MEXICO CITY (Reuters) - Mexican President Andres Manuel Lopez Obrador said on Monday the country was not in recession and that the economy was performing increasingly well, rejecting concerns that it may have contracted for two consecutive quarters.
Mexico’s national statistics agency is on Wednesday due to publish a preliminary estimate for the economy’s performance during the second quarter, after a weak start to the year that has left the country close to a technical recession.
“There is no recession,” Lopez Obrador told his regular morning news conference. “We’re doing well economically, and the economic and social situation in our country is getting better and better,” he added. “There’s no risk for the economy.”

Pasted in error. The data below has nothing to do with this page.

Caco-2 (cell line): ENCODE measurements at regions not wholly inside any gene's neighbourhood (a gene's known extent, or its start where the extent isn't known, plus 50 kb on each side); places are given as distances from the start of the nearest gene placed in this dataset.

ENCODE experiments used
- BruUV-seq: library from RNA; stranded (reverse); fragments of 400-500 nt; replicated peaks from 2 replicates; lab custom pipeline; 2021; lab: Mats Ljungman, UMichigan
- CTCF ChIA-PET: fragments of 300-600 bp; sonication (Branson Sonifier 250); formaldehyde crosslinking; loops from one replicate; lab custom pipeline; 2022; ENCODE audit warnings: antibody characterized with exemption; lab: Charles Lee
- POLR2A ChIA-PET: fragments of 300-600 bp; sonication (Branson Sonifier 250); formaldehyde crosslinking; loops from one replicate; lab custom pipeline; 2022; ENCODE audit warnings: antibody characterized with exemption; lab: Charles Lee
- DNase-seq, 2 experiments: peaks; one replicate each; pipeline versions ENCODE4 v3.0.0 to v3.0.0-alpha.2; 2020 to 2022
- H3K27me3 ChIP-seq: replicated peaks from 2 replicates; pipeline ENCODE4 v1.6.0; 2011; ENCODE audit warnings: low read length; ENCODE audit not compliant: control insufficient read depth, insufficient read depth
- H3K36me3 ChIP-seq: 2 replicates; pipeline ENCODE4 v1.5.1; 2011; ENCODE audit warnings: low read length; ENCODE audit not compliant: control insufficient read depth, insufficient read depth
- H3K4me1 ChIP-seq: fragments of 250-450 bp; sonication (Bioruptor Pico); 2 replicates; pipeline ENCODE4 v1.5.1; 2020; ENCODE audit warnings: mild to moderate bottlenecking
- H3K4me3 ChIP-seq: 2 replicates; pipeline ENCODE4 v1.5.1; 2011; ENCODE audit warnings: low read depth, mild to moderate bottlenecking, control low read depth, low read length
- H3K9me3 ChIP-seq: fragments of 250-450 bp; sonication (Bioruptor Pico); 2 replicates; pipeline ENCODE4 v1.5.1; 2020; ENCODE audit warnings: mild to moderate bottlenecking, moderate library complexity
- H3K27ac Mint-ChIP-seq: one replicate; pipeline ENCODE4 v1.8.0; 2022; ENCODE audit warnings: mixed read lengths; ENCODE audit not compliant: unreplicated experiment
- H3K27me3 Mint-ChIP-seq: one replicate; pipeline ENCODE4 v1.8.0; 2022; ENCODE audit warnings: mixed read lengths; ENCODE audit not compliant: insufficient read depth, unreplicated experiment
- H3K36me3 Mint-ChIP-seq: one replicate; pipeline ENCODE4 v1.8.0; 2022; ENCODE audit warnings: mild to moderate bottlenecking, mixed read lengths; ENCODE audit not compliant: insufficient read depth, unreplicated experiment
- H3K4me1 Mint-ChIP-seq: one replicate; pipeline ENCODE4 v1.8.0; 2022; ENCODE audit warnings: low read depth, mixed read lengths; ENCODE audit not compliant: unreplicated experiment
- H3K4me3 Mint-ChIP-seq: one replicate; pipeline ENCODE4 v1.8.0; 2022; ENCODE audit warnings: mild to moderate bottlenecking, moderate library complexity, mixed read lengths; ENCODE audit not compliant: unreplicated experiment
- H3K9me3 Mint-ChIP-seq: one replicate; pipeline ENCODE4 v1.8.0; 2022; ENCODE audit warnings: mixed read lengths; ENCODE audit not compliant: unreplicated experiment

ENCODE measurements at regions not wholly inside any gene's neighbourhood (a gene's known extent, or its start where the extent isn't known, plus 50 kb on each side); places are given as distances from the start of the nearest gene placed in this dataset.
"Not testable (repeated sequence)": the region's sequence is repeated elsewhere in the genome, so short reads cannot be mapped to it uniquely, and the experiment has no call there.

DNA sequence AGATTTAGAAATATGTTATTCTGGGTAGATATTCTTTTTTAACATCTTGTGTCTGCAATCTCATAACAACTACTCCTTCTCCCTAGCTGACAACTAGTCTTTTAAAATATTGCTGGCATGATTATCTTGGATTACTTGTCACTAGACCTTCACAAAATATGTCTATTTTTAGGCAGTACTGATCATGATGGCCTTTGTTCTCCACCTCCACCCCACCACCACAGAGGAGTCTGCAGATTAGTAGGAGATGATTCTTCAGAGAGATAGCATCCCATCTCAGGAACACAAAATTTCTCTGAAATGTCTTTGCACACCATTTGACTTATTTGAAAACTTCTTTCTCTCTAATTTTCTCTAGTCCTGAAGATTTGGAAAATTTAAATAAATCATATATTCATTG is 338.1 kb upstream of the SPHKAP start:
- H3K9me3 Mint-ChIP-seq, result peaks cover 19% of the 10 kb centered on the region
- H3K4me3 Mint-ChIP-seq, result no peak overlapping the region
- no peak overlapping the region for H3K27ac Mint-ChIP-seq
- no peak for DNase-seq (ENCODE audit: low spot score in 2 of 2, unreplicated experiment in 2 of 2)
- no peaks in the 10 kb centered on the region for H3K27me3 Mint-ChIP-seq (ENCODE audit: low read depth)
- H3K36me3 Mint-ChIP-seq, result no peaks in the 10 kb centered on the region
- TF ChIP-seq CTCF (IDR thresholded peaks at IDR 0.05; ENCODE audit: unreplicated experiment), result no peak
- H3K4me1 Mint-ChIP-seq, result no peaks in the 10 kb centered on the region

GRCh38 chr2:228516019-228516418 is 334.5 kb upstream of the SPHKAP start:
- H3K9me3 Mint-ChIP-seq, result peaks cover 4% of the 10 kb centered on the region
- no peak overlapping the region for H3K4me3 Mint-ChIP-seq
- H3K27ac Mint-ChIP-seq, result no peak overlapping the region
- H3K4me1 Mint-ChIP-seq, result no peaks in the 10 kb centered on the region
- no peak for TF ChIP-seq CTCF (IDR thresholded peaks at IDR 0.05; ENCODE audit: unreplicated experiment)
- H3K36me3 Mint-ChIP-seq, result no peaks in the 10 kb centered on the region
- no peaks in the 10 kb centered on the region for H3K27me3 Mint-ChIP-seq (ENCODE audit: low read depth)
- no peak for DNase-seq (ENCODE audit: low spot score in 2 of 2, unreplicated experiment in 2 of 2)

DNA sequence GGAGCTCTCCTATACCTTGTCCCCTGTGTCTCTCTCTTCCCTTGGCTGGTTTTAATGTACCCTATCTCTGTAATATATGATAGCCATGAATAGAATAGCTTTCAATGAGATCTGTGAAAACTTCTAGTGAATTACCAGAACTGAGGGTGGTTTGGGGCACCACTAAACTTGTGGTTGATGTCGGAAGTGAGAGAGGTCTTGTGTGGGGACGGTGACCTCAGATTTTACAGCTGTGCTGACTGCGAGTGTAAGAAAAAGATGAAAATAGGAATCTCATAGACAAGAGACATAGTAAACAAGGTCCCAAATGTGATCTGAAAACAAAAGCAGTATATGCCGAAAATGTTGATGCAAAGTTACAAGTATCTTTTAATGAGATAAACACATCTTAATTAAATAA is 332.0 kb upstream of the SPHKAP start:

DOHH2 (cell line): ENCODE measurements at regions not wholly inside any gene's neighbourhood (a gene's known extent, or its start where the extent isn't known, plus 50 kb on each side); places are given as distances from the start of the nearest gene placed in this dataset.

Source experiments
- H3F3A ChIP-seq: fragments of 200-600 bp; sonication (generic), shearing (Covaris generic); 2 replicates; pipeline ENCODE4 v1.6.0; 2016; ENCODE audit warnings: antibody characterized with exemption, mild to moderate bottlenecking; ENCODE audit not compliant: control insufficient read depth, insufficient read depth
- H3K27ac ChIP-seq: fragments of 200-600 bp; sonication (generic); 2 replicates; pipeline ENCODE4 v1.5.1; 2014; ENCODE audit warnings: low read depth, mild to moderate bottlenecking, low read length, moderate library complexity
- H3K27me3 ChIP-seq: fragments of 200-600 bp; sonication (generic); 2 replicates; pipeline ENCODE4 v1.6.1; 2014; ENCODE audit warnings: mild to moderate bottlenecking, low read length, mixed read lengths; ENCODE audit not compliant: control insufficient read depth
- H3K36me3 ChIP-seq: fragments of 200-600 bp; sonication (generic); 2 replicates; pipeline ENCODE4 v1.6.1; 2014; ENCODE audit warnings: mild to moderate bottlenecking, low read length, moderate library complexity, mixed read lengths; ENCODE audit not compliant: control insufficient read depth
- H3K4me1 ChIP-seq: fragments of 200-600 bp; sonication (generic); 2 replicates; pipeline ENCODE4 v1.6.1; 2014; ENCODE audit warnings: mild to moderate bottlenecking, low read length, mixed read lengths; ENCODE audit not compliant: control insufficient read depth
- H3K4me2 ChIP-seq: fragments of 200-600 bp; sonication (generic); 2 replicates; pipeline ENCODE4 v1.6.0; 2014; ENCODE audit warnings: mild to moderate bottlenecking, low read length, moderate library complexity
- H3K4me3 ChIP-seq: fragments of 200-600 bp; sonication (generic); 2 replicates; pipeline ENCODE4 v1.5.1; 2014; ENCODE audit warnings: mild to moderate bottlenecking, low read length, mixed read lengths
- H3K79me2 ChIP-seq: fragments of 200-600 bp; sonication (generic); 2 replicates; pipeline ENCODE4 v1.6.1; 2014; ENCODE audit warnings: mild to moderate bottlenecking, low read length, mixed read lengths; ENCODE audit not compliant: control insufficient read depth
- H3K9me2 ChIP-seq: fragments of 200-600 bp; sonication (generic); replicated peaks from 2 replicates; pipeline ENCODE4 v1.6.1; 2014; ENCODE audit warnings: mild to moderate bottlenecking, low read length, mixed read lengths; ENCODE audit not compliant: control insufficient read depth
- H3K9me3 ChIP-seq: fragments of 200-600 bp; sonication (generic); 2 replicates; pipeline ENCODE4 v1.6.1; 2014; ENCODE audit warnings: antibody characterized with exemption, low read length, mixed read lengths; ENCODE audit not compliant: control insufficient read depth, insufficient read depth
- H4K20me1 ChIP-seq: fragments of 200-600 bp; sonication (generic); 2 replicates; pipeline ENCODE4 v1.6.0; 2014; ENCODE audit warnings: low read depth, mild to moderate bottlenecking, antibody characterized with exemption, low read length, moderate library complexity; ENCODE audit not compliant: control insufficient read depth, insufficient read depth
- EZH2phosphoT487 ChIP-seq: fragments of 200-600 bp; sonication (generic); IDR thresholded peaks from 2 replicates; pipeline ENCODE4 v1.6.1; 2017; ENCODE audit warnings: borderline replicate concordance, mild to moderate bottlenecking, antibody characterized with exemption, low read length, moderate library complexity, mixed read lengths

Gross domestic product (GDP) contracted by 0.2% quarter-on-quarter in the January-March period, and subsequent data showed the economy grew by 0.1% in April and was flat in May. How the economy performed in June may therefore prove decisive.
There is no established global definition for a recession, but one is usually defined by economic experts as two consecutive quarters of contraction in GDP.
The government has, however, pushed back against the suggestion that the country is in a slump.
Reporting by Dave Graham; Editing by Nick Zieminski